her father; he had never exchanged any
letter   with   the   defendant­appellant;   he
had not seen defendant­appellant reading
and writing; he does not have any direct
relationship   with   the   defendant.     The
credibility   of   the   statement   of   PW­3   to
prove the signature of the defendant also
appears to be far­fetched and doubtful.
We may also note here that even if the
said   letter  contain  the   signature   of   the
defendant, it’s content cannot be read to
mean that the defendant was expecting
complete   loss   of   possession   over   her
entire piece of land but it was only with
respect   to   part   of   the   land   where   the
Government   Garden   Department   had
apparently   encroached   upon   while
27. Learned counsel for the plaintiff­respondent
has sought to justify the findings recorded by
the courts below referring to the various parts of
the judgments and also taking us through the
evidence on record.
28. Learned   Counsel   for   the   defendantappellant has vehemently argued that the gift by
a muslim husband to his wife during marriage
will   be   irrevocable.     She   has   placed   reliance
upon a few judgements in support of the said
submission.   We are not inclined to enter into
that question as prima facie, we are of the view
that the matter requires reconsideration by the
High Court and such an issue could be raised at
that stage.
29. We have given our anxious consideration to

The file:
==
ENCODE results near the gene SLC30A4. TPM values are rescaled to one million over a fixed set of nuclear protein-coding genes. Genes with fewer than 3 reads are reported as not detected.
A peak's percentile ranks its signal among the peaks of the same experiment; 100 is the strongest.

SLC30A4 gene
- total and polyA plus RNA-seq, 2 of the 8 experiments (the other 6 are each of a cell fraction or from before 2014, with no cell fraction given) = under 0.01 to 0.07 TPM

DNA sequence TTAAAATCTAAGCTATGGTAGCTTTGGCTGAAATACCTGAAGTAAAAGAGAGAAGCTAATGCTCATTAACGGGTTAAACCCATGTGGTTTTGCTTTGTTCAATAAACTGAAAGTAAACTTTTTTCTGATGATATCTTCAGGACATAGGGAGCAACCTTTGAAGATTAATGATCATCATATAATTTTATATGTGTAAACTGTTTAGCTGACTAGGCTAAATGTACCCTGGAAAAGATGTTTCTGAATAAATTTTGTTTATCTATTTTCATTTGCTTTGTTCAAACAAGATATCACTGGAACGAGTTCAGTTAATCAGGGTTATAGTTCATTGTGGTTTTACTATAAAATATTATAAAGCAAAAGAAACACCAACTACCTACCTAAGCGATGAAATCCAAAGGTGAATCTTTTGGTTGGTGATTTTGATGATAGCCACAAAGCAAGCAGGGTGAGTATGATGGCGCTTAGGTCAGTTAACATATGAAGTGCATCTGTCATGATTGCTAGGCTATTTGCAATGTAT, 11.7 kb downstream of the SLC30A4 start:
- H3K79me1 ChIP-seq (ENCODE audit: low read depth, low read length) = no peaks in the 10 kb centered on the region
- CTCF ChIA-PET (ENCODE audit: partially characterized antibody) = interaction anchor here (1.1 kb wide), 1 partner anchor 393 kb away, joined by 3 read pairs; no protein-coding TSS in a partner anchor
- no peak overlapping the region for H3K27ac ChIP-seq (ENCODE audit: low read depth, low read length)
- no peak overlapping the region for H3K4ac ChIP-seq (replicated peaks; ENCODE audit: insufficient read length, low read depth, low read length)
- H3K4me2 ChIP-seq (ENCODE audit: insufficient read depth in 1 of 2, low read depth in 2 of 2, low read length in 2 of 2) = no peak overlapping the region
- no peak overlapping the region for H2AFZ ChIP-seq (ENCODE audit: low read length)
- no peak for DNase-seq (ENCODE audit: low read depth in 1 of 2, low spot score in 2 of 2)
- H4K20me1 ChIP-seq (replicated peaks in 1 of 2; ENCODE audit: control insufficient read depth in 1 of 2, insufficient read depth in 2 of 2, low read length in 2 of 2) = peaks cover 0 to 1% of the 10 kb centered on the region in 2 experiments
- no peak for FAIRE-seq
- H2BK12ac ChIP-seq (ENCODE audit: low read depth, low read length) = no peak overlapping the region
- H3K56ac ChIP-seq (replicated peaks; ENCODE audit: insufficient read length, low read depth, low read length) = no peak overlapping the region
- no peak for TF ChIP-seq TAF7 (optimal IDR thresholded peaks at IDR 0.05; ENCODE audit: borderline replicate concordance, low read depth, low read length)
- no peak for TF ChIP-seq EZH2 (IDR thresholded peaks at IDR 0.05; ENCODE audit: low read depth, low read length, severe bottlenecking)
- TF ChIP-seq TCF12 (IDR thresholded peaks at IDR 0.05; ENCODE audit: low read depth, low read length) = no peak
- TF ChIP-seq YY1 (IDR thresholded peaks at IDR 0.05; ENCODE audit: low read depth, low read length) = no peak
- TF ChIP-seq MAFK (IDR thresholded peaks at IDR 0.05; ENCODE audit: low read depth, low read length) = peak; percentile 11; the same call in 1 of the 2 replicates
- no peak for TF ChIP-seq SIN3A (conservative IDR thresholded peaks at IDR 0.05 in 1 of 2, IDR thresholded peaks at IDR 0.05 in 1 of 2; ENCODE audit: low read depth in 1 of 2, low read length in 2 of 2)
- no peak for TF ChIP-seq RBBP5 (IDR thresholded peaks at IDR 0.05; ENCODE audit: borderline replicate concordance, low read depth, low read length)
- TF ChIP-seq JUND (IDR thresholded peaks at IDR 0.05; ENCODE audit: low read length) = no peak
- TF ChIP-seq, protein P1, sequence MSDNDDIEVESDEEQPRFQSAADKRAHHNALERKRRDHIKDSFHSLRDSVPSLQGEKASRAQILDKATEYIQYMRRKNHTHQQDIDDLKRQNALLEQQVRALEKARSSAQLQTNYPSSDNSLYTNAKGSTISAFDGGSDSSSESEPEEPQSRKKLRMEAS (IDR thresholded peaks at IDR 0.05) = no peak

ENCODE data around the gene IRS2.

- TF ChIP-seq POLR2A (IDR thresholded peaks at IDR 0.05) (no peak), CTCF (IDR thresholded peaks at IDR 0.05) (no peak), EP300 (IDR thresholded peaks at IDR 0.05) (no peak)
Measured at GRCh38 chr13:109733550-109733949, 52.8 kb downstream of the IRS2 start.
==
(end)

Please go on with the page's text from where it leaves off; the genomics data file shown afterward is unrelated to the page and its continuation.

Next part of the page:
the arguments advanced and are of the view
that the High Court fell in error in not taking
into   consideration   the   relevant   material   and
instead relying upon inadmissible evidence or
evidence which had no bearing to the findings.
Even the burden had been wrongly placed on
the   defendant­appellant.   Further,   the   High
Court  ought to  have carefully  scrutinized the
evidence available on record and only thereafter
arrived at a conclusion.
30. In view of the above, the appeal deserves to
be allowed. It is, accordingly, allowed.
31. The judgment of the High Court impugned
in the appeal is set aside. The matter is remitted
back to the High Court.
32. The   Second   Appeal   be   restored   to   its
original number and may be heard and disposed
of afresh in the light of the observations made
33. Learned counsel for the parties would be at
liberty to raise all the points before the High
Court.   They   undertake   to   extend   all   cooperation in the hearing of the appeal before the
High Court.  We also request the High Court to
decide the appeal as expeditiously as possible.
JULY 12, 2022.